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September 15, 2015

August Retail Sales Post Small Improvement, But Consumers Still Spooked

by Jharonne Martis.

Retail sales in August increased by 0.2% overall and 0.1% excluding the auto sector, reported the Commerce Department. For the video report, click here. August followed a decline in July, as seen in the chart below. Consumers are still shaken up by the volatility in the stock and global markets. Lower gasoline prices compared to a year-ago are also hurting revenue. This year, retailers were also faced with fewer sales days in August and a later back-to-school season pushed by a shift in the Labor Day weekend, which now entirely moved into the September retail cycle. 

Exhibit 1: U.S. Retail Sales
chart 1
Source: Eikon

Consumer Sentiment

Despite an improvement in the employment market, other economic data has been mixed. What’s more, the recent wild ride in the stock market and volatility caused by non-transparent economic policies in China have caused the U.S. consumer to worry. Global markets continue to be a big topic on all major news outlets and is instilling fear in consumers. They see risk — especially when the economy seems to be recovering at a glacial pace — and as a result are spending cautiously.

Exhibit 2: Thomson Reuters/Ipsos U.S. Primary Consumer Sentiment Index (PCSI)
chart 2
Source: Eikon

Shoppers are Buying Cars

Fueled by lower gas prices and lower interest rates, consumers continued to trade for bigger cars, including sport-utility vehicles and pickup trucks. Rising auto sales set a new 10-year record in August, (to 17.81 million annualized from 17.55 million) and should have made a decent contribution to the overall retail numbers. Consumer credit is strong as well but lower gas prices weighed on the overall retail sales number.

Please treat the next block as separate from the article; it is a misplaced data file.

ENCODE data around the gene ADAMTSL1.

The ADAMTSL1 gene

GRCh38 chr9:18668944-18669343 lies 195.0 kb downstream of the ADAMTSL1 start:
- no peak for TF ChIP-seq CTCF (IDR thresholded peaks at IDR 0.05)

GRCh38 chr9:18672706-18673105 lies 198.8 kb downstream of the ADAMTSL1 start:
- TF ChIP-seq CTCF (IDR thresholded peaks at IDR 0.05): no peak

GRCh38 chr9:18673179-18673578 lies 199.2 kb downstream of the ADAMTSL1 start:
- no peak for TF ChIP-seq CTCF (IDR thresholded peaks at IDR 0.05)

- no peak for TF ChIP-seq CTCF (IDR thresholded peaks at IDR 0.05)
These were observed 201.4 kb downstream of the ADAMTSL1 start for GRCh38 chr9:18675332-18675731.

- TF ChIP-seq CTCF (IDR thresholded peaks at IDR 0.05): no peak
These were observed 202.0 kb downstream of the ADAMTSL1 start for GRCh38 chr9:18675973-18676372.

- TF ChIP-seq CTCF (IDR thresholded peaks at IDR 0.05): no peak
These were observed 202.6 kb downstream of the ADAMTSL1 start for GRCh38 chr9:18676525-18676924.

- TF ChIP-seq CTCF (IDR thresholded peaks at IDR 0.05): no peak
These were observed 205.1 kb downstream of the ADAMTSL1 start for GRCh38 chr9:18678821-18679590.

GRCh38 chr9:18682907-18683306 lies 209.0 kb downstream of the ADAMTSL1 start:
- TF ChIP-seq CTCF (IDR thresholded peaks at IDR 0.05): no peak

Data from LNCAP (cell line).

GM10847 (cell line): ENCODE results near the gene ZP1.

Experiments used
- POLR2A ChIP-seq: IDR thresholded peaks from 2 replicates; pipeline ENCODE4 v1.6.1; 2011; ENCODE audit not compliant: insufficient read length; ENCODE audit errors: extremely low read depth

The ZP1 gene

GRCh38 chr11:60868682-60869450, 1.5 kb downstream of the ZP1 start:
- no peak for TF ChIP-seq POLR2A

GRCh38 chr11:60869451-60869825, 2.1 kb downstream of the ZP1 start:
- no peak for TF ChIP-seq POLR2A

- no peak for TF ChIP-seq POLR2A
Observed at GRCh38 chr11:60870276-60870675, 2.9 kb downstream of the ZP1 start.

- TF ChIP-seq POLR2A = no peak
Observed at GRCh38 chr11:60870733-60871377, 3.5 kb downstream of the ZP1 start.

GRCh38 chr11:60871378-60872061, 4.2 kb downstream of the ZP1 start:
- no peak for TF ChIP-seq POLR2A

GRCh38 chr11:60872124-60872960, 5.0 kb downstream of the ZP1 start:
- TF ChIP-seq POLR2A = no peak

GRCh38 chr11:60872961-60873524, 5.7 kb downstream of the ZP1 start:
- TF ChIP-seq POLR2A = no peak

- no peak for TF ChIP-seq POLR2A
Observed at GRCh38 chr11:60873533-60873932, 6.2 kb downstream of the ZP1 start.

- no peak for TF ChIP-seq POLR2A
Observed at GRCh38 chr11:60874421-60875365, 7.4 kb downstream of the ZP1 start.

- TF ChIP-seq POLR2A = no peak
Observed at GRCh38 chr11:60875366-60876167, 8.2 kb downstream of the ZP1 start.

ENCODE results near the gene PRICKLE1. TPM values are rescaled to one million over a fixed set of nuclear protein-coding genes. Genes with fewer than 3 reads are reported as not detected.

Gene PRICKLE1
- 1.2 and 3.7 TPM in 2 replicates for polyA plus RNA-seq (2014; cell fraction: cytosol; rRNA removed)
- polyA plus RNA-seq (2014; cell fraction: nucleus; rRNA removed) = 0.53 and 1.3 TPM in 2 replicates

Exhibit 3: U.S. Retail Sales
chart 3
Source: Eikon

Income levels holding steady

Unemployment has dipped to its lowest level (5.1%) since the recession, which is within the range the Fed considers full employment. With the improvement in the job market, personal income has seen steady growth at 0.4% and gasoline prices have been falling. Consumers have taken advantage of lower interest rates and bought homes and cars. In turn, strong home sales have led to robust home improvement and furnishing purchases. These trends are expected to continue over the next few quarters. Consumer credit use has improved significantly, driven by auto loans.

Exhibit 4: The U.S. Unemployment Rate
chart 4
Source: Eikon

Current Quarter Outlook

During this back-to-school season, parents stuck to basic necessities, leading some to question retailers’ faith in this holiday season. The third quarter is off to a slow start and retailers are warning us not to expect much from them for the current quarter.

In the beginning of the quarter (8/11/2015), retailers had issued negative guidance 22 times, vs. 52 as of today (9/14/2015). Similarly, with revenue, we’ve seen 27 negative preannouncements (up from 9 a month ago) for Q3 2015.

Exhibit 5: Change in Earnings and Revenue Guidance Q3 2015
chart 5
Source: I/B/E/S.

Heading into the holiday

The improvement in the job market, lower gasoline prices and rise in personal income should bode well in theory for retailers going into the holiday season. However, the deterioration of consumer confidence has kept shoppers from spending more freely.

The S&P500 Consumer Discretionary sector index is expected to see a growth of 10.0% in Q3, followed by a 13.5% gain in Q4 2015 – below last year’s 14.6% gain. Similarly, Same Store Sales are expected to underperform last year’s in Q4 at 1.7% vs. 2.8%.

Exhibit 6: Thomson Reuters Same Store Sales Index
chart 6
Source: I/B/E/S.

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